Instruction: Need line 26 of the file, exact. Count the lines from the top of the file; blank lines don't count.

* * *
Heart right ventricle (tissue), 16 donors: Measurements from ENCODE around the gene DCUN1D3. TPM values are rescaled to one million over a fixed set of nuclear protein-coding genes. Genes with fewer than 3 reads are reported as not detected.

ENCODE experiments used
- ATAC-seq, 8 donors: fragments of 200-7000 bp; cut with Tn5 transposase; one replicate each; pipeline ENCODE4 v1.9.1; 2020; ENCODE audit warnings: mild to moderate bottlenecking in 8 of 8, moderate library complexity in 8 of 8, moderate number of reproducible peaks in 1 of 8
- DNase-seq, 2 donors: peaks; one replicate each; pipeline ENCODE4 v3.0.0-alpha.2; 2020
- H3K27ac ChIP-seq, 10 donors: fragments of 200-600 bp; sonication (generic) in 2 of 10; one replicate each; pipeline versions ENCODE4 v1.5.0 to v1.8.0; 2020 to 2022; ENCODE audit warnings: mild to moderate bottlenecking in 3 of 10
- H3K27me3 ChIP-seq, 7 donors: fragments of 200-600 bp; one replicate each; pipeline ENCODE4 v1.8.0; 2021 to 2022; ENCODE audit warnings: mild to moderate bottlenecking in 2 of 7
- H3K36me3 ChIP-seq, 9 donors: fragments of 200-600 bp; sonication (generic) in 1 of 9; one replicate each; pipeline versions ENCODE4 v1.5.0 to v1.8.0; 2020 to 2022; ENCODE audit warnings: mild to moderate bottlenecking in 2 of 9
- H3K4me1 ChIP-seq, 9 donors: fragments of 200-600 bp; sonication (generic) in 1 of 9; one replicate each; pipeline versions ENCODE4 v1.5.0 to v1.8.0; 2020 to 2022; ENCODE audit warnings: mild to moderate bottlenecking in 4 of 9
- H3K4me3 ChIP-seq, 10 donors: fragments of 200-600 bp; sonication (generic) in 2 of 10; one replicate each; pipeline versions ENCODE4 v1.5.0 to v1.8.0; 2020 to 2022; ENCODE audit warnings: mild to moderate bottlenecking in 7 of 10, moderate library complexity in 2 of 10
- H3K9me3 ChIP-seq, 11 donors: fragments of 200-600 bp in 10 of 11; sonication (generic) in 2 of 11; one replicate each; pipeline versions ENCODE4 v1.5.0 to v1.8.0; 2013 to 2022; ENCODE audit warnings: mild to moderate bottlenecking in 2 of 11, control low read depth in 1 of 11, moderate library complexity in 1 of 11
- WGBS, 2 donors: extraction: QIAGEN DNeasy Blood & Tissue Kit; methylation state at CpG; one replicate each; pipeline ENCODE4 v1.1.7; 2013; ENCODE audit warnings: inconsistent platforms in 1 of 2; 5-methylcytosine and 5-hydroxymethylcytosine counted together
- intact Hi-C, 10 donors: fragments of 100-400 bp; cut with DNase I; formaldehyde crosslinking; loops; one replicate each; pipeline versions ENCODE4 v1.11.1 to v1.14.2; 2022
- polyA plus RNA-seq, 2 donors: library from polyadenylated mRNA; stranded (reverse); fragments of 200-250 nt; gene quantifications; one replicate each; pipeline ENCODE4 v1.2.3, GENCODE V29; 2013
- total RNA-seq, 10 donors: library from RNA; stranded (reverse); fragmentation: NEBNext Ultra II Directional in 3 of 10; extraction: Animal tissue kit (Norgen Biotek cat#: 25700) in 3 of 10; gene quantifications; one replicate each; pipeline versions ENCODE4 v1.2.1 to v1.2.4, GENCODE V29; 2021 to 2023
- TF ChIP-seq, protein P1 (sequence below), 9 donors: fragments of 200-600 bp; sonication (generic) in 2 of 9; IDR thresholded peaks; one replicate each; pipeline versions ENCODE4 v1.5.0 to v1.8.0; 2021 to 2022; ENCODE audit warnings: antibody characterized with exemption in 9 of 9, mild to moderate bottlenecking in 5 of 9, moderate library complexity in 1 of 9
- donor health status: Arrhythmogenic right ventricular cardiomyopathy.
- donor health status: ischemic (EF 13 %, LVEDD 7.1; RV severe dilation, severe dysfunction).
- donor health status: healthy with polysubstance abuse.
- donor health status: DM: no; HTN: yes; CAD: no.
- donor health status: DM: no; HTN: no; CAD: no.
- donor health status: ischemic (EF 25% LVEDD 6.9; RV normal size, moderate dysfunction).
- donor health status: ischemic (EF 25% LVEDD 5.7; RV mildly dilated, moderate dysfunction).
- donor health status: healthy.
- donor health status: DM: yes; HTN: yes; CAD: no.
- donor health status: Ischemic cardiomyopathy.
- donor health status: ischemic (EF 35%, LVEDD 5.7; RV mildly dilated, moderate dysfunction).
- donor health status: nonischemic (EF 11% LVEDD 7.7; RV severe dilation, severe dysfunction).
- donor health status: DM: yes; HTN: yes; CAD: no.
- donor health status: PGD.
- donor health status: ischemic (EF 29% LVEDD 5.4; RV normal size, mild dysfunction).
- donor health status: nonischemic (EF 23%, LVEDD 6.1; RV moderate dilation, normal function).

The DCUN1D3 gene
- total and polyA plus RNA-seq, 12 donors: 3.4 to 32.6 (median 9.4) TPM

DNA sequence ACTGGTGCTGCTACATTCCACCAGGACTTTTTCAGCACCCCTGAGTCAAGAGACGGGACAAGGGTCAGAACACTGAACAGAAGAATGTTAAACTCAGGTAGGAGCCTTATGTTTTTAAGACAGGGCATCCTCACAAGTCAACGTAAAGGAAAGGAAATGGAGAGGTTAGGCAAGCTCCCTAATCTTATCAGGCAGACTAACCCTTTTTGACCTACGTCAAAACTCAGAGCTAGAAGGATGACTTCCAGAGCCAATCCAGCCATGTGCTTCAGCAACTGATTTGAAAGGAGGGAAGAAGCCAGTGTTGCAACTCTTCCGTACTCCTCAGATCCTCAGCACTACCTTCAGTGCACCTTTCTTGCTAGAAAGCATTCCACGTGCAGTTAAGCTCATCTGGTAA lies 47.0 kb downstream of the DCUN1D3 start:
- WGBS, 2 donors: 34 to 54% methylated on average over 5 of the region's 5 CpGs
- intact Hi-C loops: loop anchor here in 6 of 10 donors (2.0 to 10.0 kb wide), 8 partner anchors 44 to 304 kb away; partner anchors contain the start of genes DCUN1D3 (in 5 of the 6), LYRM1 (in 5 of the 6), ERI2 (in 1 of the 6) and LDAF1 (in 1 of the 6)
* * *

- donor health status: ischemic (EF 35%, LVEDD 5.7; RV mildly dilated, moderate dysfunction).